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EP REVIEW: Tyler Farr – ‘Only Truck In Town’



Since the release of his sophomore album, ‘Suffer In Peace’, back in 2015, Tyler Farr has been relatively quiet in terms of new music. There have been a slow trickle of standalone releases, with ‘Our Town’, ‘I Should Go To Church Sometime’ and ‘Love By The Moon’, but we haven’t had a proper project for a long time. Until now, that is! Tyler is back with his new EP, ‘Only Truck In Town’, produced by heavy-hitter Jason Aldean. Yes, it’s only four songs, but it’s a sign that the wheels are beginning to move again for Tyler, who is becoming in great need of a career revitalization, certainly at country radio anyway.

Tyler has clearly been on the lookout for potential hits, as there are four hits-in-waiting here. The choice of externally-written songs is something we don’t see too often, but it’s a wise and calculated decision here as the quality, for the most part, is top drawer. You’ll see familiar names like Ben Hayslip, Jon Nite and Jonathan Singleton on the writing credits, which is always a recipe for success. Sometimes, an artist can connect with a song as if it were their own, and that seems to be the case here, with Tyler explaining:

“These songs really speak to who I am. My good buddy, Jason Aldean, produced the EP and knows me better than most people so working with him just felt right. Together we created something very real and that’s exactly what I want my fans to hear from me.”

It feels very much like a back-to-basics sort of project, using the tried and tested formula of ‘best song wins’, and it’s exactly what was needed at this stage for Tyler. The Jason Aldean production adds a stadium-ready feel on ‘Only Truck In Town’ and ‘Heaven On Dirt’, whilst the more mellow ‘Soundtrack To A Small Town Sundown’ and ‘I Wish Dogs Could Live Together’ suit Tyler’s gravelly, passionate vocal delivery to a tee.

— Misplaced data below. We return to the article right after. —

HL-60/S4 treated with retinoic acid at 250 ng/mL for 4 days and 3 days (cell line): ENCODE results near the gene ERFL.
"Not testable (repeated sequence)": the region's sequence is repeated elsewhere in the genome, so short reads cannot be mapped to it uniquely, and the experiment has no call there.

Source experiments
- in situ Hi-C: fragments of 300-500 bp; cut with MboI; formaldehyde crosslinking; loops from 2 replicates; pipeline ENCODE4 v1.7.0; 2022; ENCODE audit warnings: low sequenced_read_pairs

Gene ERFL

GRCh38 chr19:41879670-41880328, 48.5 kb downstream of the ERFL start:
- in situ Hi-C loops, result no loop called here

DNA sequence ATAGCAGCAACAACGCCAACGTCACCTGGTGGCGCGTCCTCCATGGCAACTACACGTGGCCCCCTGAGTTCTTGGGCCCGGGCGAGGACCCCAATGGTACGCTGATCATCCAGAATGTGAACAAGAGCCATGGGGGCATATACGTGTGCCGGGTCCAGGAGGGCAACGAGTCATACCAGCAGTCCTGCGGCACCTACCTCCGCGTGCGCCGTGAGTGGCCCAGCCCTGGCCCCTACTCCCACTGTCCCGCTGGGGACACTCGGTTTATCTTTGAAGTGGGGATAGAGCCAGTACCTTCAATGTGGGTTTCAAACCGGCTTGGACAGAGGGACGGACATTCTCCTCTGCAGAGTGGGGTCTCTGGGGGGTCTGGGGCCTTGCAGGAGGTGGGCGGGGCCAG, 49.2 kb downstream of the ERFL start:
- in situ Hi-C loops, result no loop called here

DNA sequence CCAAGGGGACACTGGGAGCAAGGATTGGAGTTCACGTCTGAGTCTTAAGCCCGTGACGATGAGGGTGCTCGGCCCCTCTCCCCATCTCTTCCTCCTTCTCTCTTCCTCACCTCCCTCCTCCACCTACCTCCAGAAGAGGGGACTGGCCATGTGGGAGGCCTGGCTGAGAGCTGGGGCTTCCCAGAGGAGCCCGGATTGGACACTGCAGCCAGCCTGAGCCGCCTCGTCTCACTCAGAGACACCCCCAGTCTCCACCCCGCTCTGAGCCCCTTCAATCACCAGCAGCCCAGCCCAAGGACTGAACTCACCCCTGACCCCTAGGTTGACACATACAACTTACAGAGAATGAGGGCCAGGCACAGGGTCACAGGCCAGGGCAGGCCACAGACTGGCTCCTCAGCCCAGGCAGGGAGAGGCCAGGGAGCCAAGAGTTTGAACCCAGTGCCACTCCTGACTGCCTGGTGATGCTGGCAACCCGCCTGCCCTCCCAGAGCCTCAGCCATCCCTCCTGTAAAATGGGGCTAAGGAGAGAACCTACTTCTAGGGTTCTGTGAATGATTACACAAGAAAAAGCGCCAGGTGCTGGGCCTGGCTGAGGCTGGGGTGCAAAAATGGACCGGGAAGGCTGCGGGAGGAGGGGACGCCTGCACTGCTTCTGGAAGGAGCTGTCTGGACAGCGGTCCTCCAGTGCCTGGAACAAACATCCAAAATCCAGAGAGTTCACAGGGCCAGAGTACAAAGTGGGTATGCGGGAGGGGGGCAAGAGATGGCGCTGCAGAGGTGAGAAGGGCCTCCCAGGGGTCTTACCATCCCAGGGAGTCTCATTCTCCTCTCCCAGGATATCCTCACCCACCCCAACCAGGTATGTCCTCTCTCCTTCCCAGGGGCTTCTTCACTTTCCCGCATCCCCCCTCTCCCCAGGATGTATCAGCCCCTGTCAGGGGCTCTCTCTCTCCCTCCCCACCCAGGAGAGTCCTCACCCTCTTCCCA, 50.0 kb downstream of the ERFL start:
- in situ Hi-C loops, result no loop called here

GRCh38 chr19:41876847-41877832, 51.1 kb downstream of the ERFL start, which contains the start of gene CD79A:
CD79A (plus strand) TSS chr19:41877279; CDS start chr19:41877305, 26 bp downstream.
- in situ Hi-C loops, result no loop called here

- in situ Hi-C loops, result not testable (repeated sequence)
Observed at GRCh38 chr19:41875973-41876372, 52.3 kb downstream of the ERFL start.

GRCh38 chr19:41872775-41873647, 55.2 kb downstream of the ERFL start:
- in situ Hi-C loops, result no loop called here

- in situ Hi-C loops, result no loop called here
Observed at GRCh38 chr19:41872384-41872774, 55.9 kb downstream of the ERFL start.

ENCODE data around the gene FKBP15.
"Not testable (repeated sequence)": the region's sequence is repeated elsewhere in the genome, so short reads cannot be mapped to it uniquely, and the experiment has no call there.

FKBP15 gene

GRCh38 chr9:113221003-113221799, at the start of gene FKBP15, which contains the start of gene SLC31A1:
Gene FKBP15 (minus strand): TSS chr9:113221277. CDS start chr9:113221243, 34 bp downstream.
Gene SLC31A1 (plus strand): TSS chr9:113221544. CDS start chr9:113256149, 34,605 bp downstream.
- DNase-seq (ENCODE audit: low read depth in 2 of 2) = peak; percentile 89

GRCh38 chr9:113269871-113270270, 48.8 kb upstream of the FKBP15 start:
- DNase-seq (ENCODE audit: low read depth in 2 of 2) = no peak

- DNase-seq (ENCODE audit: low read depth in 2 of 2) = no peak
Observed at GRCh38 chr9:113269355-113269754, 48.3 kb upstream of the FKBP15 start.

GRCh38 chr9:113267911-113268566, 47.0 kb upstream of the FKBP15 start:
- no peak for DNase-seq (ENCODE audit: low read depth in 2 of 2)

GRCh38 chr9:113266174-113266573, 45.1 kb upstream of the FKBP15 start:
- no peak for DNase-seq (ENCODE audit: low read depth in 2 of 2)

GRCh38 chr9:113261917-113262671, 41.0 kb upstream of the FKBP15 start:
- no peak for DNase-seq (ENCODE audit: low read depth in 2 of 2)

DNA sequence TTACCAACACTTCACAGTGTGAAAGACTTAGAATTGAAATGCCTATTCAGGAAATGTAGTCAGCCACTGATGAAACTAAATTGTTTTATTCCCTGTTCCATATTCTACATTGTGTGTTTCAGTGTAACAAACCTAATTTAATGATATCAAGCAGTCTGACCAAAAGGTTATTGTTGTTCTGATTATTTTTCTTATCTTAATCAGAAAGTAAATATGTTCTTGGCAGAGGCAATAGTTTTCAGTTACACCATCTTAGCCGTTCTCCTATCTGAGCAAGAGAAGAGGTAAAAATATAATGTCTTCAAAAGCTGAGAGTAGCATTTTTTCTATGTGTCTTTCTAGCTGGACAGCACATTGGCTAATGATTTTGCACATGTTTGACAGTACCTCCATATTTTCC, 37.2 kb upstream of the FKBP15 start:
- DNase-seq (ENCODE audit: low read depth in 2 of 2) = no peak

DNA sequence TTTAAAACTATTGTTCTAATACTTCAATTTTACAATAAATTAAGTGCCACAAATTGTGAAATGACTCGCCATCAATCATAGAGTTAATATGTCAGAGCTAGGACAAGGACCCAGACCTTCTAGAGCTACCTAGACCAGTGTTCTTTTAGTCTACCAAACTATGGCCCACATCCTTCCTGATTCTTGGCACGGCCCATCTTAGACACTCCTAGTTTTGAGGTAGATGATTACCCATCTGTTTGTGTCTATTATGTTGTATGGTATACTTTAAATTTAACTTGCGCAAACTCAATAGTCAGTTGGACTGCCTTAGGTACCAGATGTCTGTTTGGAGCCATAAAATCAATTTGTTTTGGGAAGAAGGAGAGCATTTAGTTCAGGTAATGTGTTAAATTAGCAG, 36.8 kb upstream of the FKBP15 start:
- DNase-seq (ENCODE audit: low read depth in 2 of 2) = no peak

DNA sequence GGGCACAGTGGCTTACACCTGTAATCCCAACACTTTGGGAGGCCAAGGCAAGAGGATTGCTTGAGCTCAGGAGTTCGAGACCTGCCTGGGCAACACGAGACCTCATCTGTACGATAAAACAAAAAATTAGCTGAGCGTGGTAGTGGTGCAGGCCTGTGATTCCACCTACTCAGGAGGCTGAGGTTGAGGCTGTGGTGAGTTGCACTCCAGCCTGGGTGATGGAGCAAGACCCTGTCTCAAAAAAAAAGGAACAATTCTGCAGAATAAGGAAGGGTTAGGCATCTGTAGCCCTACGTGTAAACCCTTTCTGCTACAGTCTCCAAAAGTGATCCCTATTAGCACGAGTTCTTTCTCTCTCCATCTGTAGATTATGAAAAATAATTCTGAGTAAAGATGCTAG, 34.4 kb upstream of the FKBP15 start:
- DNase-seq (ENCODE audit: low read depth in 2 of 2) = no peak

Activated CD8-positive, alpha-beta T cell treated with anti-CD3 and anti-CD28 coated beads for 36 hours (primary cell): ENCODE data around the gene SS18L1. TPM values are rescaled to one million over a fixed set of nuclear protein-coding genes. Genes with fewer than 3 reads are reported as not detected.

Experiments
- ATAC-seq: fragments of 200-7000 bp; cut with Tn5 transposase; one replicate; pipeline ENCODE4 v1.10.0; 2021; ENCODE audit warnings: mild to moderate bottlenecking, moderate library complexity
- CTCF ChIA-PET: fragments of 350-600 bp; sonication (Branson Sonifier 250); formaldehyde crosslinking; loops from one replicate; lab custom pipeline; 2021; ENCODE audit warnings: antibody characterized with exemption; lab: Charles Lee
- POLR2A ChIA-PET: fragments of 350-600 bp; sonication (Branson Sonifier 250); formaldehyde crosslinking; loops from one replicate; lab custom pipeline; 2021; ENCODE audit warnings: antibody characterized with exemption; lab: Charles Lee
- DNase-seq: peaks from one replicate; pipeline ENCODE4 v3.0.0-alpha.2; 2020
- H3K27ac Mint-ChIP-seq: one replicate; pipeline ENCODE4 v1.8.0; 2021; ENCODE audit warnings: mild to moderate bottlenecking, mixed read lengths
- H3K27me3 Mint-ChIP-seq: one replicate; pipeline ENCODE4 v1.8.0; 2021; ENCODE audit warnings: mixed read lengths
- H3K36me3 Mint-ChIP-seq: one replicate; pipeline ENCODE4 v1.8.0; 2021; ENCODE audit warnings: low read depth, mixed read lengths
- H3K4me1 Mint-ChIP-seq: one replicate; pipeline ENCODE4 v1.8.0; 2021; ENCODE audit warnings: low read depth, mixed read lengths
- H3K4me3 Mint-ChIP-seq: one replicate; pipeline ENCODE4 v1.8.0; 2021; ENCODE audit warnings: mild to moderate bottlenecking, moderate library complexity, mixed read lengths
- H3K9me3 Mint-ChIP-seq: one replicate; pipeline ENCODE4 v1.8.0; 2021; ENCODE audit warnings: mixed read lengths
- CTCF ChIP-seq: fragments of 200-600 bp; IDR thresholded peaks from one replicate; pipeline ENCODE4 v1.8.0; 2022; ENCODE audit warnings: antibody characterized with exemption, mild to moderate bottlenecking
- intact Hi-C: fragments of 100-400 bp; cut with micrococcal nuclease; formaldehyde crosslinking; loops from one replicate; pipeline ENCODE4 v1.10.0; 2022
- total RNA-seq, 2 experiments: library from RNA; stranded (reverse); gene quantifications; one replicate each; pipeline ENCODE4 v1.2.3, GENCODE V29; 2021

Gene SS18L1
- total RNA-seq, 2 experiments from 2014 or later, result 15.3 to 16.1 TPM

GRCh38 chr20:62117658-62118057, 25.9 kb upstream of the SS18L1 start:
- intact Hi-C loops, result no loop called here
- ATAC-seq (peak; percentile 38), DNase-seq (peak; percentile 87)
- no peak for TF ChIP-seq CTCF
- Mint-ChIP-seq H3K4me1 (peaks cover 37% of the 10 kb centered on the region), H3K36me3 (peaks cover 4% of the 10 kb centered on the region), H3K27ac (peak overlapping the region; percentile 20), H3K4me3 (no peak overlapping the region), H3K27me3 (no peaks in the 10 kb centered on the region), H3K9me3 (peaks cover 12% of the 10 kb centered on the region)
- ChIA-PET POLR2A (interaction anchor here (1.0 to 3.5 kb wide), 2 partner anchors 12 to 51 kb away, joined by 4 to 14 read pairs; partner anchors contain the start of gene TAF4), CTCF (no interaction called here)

‘Soundtrack To A Small Town Sundown’ is the EP’s major highlight, and should be a future country radio single without a shadow of a doubt. It’s right up there with ‘Redneck Crazy’ and ‘A Guy Walks Into A Bar’ in the top end of Tyler’s catalogue, and just has that warm, instantly-loveable feeling of a huge radio hit. It’s a song for anyone who’s loved and lost, and keeps being reminded of the past by that one song that holds so many memories. Incredible work from Jonathan Singleton and Jon Nite lyrically, and a huge song all-round.

‘Only Truck In Town’, the EP’s lead single to country radio, is the biggest indicator of Jason Aldean’s involvement, for anyone who wasn’t already aware. It would fit seamlessly onto any of Jason’s recent projects and ticks all of the Aldean boxes – a soaring electric guitar-driven intro, R&B-vibes, and a country-rock infusion of a chorus that explodes into life.

‘I Wish Dogs Could Live Forever’ is pure country; full of pedal steel and a good old sob story! It’s cleverly done though, and not what you expect from the title. A tale of a lost love, and a dog who remained a constant ally through the trials and tribulations, it’s a lovely moment on the EP that showcases Tyler’s softer side to perfection. A close second favourite on the EP after ‘Sundown’, and one that will no doubt be popular with the fans.

The EP’s closing track, ‘Heaven On Dirt’, cranks up the volume again and paints the picture of a familiar dirt road love scene, which admittedly has been covered many times before. Having said that, in true Aldean-esque style, there’s an infectious nature to it and it’s the type of song that will thrive in a live environment.

Overall, a really good quality release from Tyler Farr, who we’d love to see competing in the higher echelons of the country ladder again soon. Let’s hope the collaboration of Broken Bow and Night Train Records can propel this EP to where it deserves to be.

Dan Wharton

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